Picking raspberries and blueberries on the farm, Tasmania
If we weren’t at the farm, we spent a lot of time driving from one location to another. This meant we had to plan in advance our meals or simply make do with what we have. We were lucky on the farm since the fridge had been stocked up previously, and if all else fails – there’s always fresh eggs from the chooks as well as raspberries, blueberries and red currents straight from the trees. On the road, we had simple and healthy snacks on the backseat like fruit, crackers, nuts and LOTS of water. For some, this doesn’t sound out of the ordinary, but the 5 days made me realise how much access we have to convenient deliveries like Uber Eats and how we also live in abundance and excess, buying more than what we usually need. Now that I’m back home, I’m more inspired to find easy ways to eat healthy, make home-cooked meals more often and buy what I need and not what I always want. Another habit – before I order from the delivery apps, to ask myself if I really have nothing at home to eat. This way, I can at least enjoy the takeout meals I actually like from time to time, and not rely on it as a weekly backup plan. It’s all about finding a healthy balance not just for the body, but also for your lifestyle, attitude and bank account!
USE YOUR HANDS
Some of my favourite moments from the trip weren't even considered spectacular things for most. A lot of them were little tasks around the farm that gave me a lot of joy, perhaps because they felt like novelty things that usually wouldn't occur back at home. I tried milking a goat, picked buckets of raspberries and blueberries, made easy desserts like choc ripple cake, rolled out pastry (something that put my arm muscles to the test since I'm not a big baker) and cracked walnuts. There's something about doing these little things that give you a mini sense of accomplishment and ultimately a closer connection to and appreciation for the final product. As time poor as we are back at home, I'm now always on the lookout for more little things to do that give me time to reset and take a break from the digital stuff.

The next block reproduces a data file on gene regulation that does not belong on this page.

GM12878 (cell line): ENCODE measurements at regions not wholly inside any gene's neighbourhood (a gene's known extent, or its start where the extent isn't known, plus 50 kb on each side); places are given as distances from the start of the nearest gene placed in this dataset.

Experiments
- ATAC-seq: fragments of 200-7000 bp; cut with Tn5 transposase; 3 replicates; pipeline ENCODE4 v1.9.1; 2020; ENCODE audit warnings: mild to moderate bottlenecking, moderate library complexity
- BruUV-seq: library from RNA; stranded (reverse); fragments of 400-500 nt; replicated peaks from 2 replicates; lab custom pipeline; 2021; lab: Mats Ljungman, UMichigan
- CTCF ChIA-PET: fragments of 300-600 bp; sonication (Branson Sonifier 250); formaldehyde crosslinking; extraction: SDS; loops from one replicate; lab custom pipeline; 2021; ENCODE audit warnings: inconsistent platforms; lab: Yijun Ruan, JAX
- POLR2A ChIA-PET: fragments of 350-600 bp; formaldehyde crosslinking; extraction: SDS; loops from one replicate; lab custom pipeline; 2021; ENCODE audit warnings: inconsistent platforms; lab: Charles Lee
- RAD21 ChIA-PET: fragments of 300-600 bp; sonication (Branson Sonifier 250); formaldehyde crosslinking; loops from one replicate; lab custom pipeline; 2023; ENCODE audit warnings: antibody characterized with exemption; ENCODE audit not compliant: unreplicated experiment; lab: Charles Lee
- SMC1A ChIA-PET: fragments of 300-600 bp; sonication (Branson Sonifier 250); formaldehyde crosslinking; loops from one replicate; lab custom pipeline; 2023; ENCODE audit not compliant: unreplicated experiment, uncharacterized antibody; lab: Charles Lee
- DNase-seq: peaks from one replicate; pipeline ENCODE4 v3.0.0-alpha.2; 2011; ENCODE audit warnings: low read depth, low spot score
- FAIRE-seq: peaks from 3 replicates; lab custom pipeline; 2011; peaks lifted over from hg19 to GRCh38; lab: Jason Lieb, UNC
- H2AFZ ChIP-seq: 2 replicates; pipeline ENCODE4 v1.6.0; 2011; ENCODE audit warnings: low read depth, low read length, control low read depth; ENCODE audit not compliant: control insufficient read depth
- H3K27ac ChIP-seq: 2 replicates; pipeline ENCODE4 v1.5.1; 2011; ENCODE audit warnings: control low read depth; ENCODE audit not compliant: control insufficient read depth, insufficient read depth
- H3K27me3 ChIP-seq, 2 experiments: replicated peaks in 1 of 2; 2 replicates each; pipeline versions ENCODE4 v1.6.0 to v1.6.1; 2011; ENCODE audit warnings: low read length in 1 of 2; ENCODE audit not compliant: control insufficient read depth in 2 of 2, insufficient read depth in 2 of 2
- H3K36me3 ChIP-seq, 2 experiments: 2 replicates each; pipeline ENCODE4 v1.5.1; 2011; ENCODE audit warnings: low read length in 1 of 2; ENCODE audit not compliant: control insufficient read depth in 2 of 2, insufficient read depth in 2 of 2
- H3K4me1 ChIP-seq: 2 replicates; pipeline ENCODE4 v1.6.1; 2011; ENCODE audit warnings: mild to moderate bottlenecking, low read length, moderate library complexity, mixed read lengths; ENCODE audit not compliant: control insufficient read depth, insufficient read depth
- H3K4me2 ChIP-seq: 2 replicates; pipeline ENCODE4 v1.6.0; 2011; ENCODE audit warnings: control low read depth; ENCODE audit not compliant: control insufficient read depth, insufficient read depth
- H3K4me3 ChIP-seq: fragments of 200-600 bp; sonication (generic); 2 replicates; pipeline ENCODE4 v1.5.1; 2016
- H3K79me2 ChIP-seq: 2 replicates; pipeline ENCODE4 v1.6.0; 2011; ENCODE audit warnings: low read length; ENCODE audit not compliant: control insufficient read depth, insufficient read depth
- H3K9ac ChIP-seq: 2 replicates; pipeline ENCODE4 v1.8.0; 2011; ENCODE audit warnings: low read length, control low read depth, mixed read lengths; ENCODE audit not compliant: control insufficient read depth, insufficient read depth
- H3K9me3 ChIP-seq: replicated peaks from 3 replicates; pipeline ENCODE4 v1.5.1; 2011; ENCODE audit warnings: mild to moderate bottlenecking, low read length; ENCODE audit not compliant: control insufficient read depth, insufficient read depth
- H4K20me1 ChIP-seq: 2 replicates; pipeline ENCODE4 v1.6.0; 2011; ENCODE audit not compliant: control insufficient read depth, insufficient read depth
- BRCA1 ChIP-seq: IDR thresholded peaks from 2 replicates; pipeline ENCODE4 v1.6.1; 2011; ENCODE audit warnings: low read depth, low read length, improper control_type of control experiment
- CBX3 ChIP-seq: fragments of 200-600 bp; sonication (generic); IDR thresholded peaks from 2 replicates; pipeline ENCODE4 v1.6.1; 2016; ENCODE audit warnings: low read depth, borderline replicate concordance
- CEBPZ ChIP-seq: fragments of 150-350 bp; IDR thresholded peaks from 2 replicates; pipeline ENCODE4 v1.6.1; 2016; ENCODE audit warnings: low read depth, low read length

Cracking walnuts for a salad
It's a very cleansing feeling to breathe in the clean Tassie air and let it fill up your lungs. Having quiet time and working on your breathing helps you with whatever energy and mood you're trying to achieve. We find the right breathing techniques to exercise (even in yoga, we move with our breaths), we breathe in and out for longer to prepare for sleep, we breathe to clear our minds. While the air back in Sydney is not exactly the same as the air I breathed in standing on the rocks in Tomahawk, being more aware of my breaths can help me to focus my thoughts and ultimately have better control over my mind and actions.
Thanks for reading, I hope you enjoyed this post. One of my 2019 resolutions is to write and share more of my stories, insights and experiences so stay tuned for the next one.